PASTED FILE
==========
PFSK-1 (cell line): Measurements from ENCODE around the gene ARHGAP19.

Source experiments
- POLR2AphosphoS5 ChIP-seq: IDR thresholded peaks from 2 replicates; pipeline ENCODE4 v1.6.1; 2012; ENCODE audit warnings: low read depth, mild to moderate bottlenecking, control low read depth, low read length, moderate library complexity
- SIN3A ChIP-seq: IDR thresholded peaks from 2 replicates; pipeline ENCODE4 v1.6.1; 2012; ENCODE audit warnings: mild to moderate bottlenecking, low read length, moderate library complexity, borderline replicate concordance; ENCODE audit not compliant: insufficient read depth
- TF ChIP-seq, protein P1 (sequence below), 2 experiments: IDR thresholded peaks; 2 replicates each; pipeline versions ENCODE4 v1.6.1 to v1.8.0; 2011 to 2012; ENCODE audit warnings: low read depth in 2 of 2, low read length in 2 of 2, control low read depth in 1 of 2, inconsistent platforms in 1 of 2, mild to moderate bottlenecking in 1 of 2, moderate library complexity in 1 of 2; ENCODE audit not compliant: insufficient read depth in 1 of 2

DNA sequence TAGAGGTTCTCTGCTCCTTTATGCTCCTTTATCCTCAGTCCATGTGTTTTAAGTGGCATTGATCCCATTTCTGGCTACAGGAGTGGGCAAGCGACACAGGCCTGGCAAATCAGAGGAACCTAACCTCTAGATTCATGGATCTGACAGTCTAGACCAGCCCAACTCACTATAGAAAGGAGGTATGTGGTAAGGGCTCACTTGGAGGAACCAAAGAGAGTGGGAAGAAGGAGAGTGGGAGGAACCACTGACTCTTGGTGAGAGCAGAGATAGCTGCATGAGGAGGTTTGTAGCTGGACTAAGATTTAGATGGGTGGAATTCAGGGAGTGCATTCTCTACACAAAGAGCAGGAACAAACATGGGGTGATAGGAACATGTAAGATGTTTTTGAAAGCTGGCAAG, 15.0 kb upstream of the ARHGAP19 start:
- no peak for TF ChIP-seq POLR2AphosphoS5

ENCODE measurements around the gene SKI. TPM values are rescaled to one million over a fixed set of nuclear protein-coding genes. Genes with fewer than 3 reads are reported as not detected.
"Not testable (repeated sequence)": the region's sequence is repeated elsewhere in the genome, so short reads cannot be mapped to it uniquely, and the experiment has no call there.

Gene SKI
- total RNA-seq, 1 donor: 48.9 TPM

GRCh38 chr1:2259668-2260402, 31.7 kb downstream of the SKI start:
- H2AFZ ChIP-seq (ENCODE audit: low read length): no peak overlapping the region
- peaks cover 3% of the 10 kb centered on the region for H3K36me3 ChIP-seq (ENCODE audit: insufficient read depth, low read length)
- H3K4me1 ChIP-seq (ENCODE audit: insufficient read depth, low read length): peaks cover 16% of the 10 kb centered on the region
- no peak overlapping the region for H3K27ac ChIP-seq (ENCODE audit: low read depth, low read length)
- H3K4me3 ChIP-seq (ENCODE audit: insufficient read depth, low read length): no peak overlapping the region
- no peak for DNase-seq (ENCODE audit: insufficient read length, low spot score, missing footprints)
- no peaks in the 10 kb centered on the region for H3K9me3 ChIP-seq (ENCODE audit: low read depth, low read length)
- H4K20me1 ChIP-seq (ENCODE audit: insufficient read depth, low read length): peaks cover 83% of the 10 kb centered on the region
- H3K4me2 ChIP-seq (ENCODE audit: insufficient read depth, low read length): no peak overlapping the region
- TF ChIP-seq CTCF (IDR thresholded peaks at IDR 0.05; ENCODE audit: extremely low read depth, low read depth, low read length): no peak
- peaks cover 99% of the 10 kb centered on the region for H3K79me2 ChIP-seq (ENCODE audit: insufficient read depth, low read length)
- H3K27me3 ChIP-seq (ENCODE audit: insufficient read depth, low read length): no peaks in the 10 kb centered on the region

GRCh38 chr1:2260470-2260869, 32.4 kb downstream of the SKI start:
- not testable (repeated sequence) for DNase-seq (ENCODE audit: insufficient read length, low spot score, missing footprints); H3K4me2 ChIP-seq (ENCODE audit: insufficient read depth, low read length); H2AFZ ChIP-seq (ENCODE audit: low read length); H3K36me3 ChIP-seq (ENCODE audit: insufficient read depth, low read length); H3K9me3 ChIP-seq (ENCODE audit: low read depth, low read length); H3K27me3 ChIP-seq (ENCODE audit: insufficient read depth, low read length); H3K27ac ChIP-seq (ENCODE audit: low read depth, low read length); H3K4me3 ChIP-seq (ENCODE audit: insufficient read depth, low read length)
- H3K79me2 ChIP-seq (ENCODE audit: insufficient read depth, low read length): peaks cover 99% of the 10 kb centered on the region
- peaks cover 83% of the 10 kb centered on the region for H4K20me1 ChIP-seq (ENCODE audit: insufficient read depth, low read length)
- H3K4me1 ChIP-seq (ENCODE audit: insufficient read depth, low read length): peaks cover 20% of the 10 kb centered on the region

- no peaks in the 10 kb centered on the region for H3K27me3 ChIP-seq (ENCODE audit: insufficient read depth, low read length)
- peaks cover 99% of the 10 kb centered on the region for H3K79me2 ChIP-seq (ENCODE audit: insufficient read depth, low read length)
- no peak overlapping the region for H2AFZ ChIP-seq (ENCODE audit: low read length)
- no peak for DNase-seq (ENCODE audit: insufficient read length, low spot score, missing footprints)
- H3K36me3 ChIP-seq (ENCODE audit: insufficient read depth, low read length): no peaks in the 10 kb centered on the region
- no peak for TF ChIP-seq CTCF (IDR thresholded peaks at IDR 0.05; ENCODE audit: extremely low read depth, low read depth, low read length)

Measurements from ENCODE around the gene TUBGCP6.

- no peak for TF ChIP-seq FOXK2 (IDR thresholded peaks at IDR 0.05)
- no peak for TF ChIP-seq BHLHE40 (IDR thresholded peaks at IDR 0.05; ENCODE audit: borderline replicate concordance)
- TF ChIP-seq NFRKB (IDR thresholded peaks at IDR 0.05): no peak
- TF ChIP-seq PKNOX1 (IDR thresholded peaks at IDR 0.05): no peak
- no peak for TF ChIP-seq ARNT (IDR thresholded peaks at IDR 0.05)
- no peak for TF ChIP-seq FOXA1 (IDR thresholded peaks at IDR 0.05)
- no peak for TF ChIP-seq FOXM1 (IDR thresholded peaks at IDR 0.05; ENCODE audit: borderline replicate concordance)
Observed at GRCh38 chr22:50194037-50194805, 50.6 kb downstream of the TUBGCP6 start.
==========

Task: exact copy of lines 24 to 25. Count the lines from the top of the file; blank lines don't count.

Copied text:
- H3K27me3 ChIP-seq (ENCODE audit: insufficient read depth, low read length): no peaks in the 10 kb centered on the region

GRCh38 chr1:2260470-2260869, 32.4 kb downstream of the SKI start: